What it says on the tin
Social media is enjoying much success these days. Agencies enjoy high margins and few marketing/brand managers dare challenge the assumption that brands must engage the online beast which is their customers, or die.
The definition of engagement by many brands, however, reveals an arrogant and condescending attitude towards their customers. “Tell us about your holiday and win…”. “Upload a photo of…..”. “What is your dream….?” And so it goes; requests for so-called content with a forced link to some brand value/vision/whatever to tick the messaging box, acquired ultimately only by promising prizes and give-aways in return. Content which nobody reads (except the poor social media person who has to pick a winner), nobody cares about and which doesn’t add value to neither brand nor customer, suggests an ulteriror motive drives these activities.
What is achieved by this type of promotions is not emotional connection and loyalty and other pleasantly sounding terms, but something less sexy and more rational: clicks, likes, comments and entries. These entities are conveniently measurable and easy to acquire. As a result, a fallacy which clouds our collective rational faculties has emerged; invented and kept alive by agency-land, it says that these measurements equal connection and loyalty. In other words, a customer which likes a post is a loyal customer who (not likes) loves the brand.
After establishing a social media capital in which ‘clicks’ and ‘likes’ are the highest form of currency, the ruling class, constituted by agencies rich in social media “skills”, start, like any governing entity with respect for itself, exploring creative forms of corruption and exploitation. How can we get as many likes, comments, pictures, clicks and entries as possible? This usually includes sending out an all-staff email, encouraging clicks and likes and to forward it to their networks. Then a stream of meaningless posts on the brand’s facebook site to “connect” with the fan, in other words to hassle them for comments and likes; every single of which are carefully counted and whose value is inflated, before presenting to the customer as evidence of success. Also, a hard core of above-average enthusiastic fans who comments on, and likes, every post gives a highly skewed impression of the collective engagement among the fan (a patronising term in itself) community.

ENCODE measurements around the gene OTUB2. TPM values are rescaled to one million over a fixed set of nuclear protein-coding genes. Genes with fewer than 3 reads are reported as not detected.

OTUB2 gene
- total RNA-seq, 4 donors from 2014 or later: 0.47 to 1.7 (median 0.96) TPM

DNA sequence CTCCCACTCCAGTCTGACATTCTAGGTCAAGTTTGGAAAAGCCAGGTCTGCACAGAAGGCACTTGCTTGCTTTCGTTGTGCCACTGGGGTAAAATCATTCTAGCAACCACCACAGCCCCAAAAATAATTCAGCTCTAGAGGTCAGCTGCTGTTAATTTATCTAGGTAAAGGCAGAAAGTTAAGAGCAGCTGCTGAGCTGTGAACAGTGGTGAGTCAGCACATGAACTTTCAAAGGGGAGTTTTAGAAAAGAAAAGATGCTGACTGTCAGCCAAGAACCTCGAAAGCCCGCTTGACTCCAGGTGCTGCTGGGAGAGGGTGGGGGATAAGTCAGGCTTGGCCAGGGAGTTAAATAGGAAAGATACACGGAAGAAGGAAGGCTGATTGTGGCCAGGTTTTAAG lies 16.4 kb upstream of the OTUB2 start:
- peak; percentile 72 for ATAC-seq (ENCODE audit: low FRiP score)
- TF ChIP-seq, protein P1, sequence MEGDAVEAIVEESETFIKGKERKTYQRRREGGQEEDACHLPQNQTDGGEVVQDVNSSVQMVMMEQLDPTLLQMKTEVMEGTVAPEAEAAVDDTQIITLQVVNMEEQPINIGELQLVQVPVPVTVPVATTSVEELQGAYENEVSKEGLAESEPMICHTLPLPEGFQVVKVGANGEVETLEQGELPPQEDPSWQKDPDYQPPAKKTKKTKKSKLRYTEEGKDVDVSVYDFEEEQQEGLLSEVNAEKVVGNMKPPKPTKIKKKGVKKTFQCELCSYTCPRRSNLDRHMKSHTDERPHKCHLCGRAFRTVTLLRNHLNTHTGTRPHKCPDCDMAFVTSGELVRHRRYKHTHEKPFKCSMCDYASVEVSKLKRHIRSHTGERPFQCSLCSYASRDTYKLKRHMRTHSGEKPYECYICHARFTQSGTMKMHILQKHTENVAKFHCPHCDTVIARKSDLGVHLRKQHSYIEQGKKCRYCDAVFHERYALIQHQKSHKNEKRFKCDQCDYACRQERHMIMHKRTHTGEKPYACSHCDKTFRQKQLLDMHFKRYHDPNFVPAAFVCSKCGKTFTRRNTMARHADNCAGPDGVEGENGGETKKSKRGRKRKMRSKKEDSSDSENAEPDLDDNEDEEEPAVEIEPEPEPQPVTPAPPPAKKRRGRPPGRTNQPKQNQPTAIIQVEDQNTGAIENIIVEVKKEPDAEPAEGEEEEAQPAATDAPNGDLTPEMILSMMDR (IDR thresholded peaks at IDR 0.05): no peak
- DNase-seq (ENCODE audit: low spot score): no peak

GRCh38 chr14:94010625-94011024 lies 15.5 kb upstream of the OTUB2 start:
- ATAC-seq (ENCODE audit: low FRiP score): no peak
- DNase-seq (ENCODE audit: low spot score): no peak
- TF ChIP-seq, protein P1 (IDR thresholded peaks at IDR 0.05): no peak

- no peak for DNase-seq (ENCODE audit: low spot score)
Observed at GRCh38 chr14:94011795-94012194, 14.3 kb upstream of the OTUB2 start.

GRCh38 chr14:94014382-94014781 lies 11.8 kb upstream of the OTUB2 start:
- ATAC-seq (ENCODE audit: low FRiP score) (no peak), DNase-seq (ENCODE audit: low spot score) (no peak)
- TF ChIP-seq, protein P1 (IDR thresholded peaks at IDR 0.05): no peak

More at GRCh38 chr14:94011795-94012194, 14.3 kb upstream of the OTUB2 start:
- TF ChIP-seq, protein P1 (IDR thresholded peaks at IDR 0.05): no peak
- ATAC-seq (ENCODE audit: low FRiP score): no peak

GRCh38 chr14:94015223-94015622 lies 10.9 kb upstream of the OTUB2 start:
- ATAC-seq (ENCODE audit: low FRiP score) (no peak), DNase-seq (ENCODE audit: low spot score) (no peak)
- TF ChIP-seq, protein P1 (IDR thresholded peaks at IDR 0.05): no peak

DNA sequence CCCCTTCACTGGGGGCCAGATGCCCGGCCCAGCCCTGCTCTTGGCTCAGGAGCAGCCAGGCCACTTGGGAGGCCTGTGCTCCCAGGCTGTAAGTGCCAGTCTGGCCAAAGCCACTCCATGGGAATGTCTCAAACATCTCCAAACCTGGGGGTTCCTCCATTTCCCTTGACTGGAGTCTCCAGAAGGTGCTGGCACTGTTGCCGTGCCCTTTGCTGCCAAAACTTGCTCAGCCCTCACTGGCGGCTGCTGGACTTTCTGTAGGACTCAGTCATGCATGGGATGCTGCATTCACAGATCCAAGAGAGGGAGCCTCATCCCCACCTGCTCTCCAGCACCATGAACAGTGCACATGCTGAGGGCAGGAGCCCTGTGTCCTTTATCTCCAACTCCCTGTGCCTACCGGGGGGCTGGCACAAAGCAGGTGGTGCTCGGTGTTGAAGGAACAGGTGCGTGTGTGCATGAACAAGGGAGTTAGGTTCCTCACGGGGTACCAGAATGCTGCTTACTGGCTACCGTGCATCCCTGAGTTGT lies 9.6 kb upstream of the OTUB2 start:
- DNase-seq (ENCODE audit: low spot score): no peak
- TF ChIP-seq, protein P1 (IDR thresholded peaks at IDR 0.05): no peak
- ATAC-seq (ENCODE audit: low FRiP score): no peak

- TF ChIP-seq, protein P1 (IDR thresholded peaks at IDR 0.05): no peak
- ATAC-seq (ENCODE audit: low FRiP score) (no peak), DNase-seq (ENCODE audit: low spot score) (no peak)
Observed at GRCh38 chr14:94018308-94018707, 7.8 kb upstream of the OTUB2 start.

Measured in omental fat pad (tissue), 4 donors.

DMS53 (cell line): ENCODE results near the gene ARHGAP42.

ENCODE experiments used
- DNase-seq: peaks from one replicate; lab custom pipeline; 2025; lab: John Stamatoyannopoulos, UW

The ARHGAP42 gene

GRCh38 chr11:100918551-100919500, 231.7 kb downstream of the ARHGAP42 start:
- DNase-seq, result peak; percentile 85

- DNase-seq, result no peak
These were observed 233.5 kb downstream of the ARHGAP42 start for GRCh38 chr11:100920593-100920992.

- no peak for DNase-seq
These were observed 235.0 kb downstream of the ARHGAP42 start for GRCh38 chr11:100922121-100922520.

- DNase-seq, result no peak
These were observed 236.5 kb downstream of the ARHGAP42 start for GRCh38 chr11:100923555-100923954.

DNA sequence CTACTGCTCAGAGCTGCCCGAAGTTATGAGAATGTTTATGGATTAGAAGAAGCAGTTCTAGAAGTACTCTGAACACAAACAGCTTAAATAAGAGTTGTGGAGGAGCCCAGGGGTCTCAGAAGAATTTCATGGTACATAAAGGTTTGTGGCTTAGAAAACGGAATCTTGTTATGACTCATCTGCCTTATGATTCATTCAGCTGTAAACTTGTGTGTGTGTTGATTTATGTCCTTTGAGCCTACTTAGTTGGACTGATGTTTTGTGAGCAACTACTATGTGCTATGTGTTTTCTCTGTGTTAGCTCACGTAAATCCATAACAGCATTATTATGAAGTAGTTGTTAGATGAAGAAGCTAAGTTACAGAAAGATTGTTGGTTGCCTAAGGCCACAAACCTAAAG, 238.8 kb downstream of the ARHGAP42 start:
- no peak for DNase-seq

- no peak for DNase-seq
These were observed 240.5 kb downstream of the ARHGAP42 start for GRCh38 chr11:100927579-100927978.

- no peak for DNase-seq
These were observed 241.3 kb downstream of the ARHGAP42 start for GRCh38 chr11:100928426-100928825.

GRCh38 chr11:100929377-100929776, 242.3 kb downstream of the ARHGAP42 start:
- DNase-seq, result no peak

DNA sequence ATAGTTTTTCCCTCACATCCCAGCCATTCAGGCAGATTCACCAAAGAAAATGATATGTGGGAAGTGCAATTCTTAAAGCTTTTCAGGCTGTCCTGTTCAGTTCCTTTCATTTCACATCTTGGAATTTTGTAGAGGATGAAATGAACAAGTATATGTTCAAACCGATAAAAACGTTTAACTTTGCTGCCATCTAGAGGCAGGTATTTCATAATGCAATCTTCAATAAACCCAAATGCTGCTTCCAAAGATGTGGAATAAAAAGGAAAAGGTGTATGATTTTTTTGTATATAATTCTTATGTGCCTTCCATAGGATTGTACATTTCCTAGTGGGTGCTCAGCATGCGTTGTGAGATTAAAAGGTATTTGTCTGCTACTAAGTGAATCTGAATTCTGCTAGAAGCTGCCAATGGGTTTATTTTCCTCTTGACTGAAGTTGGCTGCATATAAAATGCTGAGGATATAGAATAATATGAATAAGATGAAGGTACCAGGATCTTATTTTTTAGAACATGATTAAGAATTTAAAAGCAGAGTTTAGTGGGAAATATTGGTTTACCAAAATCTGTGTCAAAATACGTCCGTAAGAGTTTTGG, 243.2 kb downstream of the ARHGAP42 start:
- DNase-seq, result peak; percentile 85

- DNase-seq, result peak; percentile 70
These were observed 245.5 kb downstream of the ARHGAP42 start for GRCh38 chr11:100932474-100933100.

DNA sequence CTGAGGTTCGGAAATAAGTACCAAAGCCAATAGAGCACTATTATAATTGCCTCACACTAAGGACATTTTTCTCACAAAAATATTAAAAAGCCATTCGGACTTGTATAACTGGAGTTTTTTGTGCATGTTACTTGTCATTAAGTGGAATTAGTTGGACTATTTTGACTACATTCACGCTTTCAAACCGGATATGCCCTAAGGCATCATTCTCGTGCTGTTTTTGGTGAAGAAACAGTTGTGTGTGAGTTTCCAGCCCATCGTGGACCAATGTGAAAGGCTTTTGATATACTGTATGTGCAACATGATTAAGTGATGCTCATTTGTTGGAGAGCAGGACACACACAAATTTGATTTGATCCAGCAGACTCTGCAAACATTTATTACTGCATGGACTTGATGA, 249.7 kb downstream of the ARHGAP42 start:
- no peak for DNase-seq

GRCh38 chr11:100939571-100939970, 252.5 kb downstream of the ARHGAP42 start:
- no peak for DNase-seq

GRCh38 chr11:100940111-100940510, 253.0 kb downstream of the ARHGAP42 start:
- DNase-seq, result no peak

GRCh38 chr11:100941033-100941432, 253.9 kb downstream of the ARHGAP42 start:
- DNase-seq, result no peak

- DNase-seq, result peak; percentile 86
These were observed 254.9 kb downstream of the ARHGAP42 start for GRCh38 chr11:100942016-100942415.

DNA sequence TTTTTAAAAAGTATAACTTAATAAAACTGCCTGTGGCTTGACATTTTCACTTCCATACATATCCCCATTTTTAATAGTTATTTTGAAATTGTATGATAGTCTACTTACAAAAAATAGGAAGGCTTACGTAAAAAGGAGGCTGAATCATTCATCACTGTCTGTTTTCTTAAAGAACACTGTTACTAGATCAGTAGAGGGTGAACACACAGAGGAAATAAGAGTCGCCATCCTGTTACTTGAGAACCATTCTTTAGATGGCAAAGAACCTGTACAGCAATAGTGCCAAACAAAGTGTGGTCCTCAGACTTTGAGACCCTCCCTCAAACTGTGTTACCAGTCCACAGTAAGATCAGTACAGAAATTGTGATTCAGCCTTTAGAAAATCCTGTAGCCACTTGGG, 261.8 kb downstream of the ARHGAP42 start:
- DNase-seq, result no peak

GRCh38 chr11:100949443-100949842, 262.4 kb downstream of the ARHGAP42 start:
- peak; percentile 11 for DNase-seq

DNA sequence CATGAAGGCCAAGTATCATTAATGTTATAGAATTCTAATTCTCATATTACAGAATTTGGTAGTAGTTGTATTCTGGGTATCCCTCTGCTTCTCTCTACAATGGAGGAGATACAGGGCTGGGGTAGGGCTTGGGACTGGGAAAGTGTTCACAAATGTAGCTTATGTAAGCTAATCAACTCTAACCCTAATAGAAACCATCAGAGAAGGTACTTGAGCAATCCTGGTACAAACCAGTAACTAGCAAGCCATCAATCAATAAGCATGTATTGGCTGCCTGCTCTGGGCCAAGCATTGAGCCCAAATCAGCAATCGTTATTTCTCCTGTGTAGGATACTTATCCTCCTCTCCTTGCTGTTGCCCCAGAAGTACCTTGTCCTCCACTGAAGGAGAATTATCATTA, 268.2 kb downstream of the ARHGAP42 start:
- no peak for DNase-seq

There is a hysteria surrounding social media at the moment, and brands are worried about being left behind if they don’t participate. Suddenly, it seems, people have this extreme need to be entertained and activated by brands; there is this common understanding that unless we give people something to do, their hearts will stop and they will die. We need to give people what they crave: our attention of our Facebook profiles. Agencies are guilty, partly of creating, reinforcing and exploiting this groupthink, partly of believing in the hype themselves. As a consumer, I resent being perceived by brands as willingly sacrificing my spare time on their half-hearted social media campaigns.
Social media is the emperor with no clothes. It is ran by digital planners who are great at finding infographics on Google and social media planners who are really good at being on facebook. It is just a matter of time before clients and consumers recover from their temporary blindness to discover the public nudity on display and start demanding higher quality of work. Meanwhile, the value of social media will slowly but surely decrease in value as we milk it for money and suck it dry of credibility.
All that said, social media has an enormous potential, and there are countless campaigns which prove this; campaigns that are based on a sound strategy (brand strategy, not social media strategy), which again is based on genuine insights and innovative and creative ideas. Social media must no longer be regarded as a strategy and idea in itself, but rather, as the name suggests, as a medium.
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